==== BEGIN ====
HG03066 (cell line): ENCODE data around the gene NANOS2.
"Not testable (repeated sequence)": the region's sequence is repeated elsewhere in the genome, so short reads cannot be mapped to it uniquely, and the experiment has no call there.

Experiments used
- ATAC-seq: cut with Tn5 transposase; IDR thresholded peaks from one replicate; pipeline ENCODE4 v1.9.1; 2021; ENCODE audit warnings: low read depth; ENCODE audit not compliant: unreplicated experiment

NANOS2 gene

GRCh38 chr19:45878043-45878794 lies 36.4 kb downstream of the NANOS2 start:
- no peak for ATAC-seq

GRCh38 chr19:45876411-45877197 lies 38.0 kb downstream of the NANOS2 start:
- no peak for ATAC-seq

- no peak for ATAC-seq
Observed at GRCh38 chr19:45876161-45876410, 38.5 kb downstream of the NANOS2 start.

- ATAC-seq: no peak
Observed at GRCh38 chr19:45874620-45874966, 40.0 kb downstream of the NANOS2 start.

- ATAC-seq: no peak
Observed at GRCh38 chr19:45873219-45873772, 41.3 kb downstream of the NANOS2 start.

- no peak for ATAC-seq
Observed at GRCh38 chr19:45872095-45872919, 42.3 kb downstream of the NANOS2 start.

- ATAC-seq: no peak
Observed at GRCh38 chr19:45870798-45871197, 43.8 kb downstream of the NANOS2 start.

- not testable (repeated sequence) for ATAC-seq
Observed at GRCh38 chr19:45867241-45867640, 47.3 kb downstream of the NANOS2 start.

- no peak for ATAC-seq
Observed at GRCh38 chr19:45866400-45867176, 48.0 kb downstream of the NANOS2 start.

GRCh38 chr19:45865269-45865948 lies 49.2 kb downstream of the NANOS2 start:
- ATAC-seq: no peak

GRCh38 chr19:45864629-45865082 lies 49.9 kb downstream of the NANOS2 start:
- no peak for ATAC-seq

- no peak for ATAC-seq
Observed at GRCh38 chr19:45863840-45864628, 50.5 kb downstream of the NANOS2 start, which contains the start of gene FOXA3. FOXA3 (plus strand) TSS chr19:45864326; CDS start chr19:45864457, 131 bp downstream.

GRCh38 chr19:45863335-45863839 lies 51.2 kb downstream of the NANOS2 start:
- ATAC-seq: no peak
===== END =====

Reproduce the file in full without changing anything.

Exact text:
HG03066 (cell line): ENCODE data around the gene NANOS2.
"Not testable (repeated sequence)": the region's sequence is repeated elsewhere in the genome, so short reads cannot be mapped to it uniquely, and the experiment has no call there.

Experiments used
- ATAC-seq: cut with Tn5 transposase; IDR thresholded peaks from one replicate; pipeline ENCODE4 v1.9.1; 2021; ENCODE audit warnings: low read depth; ENCODE audit not compliant: unreplicated experiment

NANOS2 gene

GRCh38 chr19:45878043-45878794 lies 36.4 kb downstream of the NANOS2 start:
- no peak for ATAC-seq

GRCh38 chr19:45876411-45877197 lies 38.0 kb downstream of the NANOS2 start:
- no peak for ATAC-seq

- no peak for ATAC-seq
Observed at GRCh38 chr19:45876161-45876410, 38.5 kb downstream of the NANOS2 start.

- ATAC-seq: no peak
Observed at GRCh38 chr19:45874620-45874966, 40.0 kb downstream of the NANOS2 start.

- ATAC-seq: no peak
Observed at GRCh38 chr19:45873219-45873772, 41.3 kb downstream of the NANOS2 start.

- no peak for ATAC-seq
Observed at GRCh38 chr19:45872095-45872919, 42.3 kb downstream of the NANOS2 start.

- ATAC-seq: no peak
Observed at GRCh38 chr19:45870798-45871197, 43.8 kb downstream of the NANOS2 start.

- not testable (repeated sequence) for ATAC-seq
Observed at GRCh38 chr19:45867241-45867640, 47.3 kb downstream of the NANOS2 start.

- no peak for ATAC-seq
Observed at GRCh38 chr19:45866400-45867176, 48.0 kb downstream of the NANOS2 start.

GRCh38 chr19:45865269-45865948 lies 49.2 kb downstream of the NANOS2 start:
- ATAC-seq: no peak

GRCh38 chr19:45864629-45865082 lies 49.9 kb downstream of the NANOS2 start:
- no peak for ATAC-seq

- no peak for ATAC-seq
Observed at GRCh38 chr19:45863840-45864628, 50.5 kb downstream of the NANOS2 start, which contains the start of gene FOXA3. FOXA3 (plus strand) TSS chr19:45864326; CDS start chr19:45864457, 131 bp downstream.

GRCh38 chr19:45863335-45863839 lies 51.2 kb downstream of the NANOS2 start:
- ATAC-seq: no peak